We showcased how a multitask learning framework can enhance prediction accuracy and inference when contrasted with single-task learning. Comparing Data Shared Elastic Net regression to Elastic Net regression, several advantages of the former become apparent. DSEN regression exhibits superior overall prediction accuracy, with the most substantial improvement observed for cell lines demonstrating high sensitivity to treatment. These advancements in accuracy bear significant implications for addressing scientific inquiries, such as predicting patient response to treatment or identifying potential drug candidates for cancer repurposing. False negatives, in particular, pose considerable concerns in these scenarios, as making overly conservative predictions can have severe consequences for patient care and hinder cost and time savings associated with drug repurposing. The adoption of DSEN regression helps mitigate these issues by minimizing false negatives, ultimately enhancing the quality of care and resource allocation.
Another notable benefit of utilizing DSEN regression lies in its ability to provide tissue-specific coefficient estimates. This feature facilitates the identification of cellular pathways that contribute significantly to drug sensitivity within distinct tissue types. Consequently, the model aids in discerning whether a drug operates through uniform pathways across all tissues or targets different pathways in each tissue, thereby advancing our understanding of drug mechanisms.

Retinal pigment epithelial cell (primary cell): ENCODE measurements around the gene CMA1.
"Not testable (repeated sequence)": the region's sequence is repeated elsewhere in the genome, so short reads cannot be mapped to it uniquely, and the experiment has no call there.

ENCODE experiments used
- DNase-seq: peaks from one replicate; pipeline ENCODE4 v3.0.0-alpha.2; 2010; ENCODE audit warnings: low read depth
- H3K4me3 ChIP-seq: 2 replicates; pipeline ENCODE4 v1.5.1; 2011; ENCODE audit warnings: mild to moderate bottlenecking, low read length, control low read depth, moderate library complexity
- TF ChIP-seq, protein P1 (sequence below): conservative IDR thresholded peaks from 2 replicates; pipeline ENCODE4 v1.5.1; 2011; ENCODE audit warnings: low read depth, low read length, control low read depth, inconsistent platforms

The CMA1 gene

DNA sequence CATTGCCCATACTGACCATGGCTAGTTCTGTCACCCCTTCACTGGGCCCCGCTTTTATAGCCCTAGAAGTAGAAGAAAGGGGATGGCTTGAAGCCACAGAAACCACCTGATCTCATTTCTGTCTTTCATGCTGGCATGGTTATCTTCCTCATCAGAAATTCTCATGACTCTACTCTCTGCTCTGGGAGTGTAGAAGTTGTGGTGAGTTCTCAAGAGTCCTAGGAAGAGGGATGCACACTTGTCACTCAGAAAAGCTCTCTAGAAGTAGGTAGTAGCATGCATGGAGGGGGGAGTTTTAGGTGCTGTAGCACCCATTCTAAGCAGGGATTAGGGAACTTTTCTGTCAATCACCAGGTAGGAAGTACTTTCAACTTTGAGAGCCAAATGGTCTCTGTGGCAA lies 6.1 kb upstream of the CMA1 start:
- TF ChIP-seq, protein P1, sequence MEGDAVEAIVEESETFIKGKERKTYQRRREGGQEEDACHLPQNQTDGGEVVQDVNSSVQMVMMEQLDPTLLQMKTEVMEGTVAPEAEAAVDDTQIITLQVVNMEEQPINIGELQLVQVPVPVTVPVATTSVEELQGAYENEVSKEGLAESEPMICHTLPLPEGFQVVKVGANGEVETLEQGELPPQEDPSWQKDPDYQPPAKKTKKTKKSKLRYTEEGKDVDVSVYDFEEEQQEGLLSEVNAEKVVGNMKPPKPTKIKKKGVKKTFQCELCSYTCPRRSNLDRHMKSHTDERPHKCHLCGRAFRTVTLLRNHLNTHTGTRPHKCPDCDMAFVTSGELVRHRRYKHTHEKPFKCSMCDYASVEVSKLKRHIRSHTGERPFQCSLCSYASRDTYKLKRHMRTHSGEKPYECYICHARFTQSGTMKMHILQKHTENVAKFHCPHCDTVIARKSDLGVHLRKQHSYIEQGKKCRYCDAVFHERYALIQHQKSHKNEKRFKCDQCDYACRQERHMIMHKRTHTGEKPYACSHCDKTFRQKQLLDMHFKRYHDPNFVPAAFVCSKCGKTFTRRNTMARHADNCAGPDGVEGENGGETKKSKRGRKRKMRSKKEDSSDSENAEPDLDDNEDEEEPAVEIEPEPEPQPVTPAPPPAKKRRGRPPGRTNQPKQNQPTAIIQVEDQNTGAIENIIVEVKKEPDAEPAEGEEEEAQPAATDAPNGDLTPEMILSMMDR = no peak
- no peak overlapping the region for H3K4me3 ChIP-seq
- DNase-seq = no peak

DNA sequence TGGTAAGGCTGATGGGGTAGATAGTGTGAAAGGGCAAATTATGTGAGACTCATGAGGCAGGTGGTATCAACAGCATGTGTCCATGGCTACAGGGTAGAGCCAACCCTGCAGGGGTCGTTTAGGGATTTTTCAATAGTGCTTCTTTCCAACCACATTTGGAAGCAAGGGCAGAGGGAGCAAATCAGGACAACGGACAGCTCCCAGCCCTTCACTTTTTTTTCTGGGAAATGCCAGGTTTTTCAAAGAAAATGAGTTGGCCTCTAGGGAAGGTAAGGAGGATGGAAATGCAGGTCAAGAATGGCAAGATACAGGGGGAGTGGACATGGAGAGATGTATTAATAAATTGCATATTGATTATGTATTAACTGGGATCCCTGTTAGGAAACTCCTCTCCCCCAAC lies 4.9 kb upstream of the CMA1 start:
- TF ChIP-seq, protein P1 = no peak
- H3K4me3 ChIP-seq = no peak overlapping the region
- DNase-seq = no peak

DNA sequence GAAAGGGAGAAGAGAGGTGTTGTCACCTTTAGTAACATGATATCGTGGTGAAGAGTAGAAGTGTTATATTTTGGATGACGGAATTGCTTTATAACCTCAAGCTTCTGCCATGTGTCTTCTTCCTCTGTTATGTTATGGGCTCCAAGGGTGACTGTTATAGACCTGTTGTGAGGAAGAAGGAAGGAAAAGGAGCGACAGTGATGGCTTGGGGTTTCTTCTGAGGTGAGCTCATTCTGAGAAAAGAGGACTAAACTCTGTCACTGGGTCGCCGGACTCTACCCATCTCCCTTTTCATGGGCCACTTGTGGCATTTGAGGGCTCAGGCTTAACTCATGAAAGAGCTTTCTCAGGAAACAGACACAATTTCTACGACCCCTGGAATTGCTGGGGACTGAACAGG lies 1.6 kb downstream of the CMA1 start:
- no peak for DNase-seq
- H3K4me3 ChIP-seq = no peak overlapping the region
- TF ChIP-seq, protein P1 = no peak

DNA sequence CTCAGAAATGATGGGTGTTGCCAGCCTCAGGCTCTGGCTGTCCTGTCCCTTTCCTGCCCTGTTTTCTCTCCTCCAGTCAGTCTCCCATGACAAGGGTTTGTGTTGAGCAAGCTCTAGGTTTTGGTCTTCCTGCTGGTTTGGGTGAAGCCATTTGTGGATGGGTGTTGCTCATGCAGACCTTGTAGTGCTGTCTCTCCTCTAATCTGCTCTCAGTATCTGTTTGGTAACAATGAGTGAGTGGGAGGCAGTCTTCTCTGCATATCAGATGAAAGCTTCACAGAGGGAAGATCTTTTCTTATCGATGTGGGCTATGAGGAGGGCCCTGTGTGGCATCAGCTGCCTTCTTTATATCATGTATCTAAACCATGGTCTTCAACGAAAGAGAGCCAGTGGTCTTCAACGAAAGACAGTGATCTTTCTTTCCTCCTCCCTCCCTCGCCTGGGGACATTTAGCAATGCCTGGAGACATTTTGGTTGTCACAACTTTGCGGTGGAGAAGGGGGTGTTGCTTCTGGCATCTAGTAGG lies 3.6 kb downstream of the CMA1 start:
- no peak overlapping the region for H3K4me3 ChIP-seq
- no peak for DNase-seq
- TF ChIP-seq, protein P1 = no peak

However, it is important to acknowledge the limitations of DSEN regression. A primary drawback is the requirement for all tasks to share the same set of features. Missingness within datasets further compounds the problem. In such cases, a feature missing in one dataset necessitates exclusion from all other datasets, even if the feature is available in those sets. Addressing missing data through imputation techniques can help alleviate this limitation. Additionally, the size of the feature matrix increases rapidly with the number of tasks, leading to storage difficulties and lengthy computation times. Employing sparse matrix representations and utilizing solvers designed to handle such matrices can offer a potential solution. Fortunately, the R package GLMNET provides the necessary functionality to address this challenge effectively.
A future direction for this project would be to evaluate model generalizability to other publicly available cancer cell line datasets. Model prediction accuracy is typically higher within the dataset the model was developed on than when the model is applied to another dataset. Applying our modeling procedure across datasets would allow us to ensure we are not overfitting our data and making over-optimistic estimates of the prediction accuracy. Moreover, an extension of our model to accommodate multi-output prediction would be valuable. Predicting multiple drug sensitivity measures simultaneously holds significant utility and can enhance the accuracy of predictions for each measure.
Conclusion
In summary, Data Shared Elastic Net regression demonstrates superior prediction accuracy, mitigates false negatives, and facilitates tissue-specific analyses while maintaining the straightforward interpretability of Elastic Net regression. However, careful consideration must be given to the shared feature set requirement, as well as the challenges posed by missing data and computation efficiency. By navigating these limitations, researchers can harness the full potential of Data Shared Elastic Net regression to advance our understanding of drug sensitivity and enhance patient care.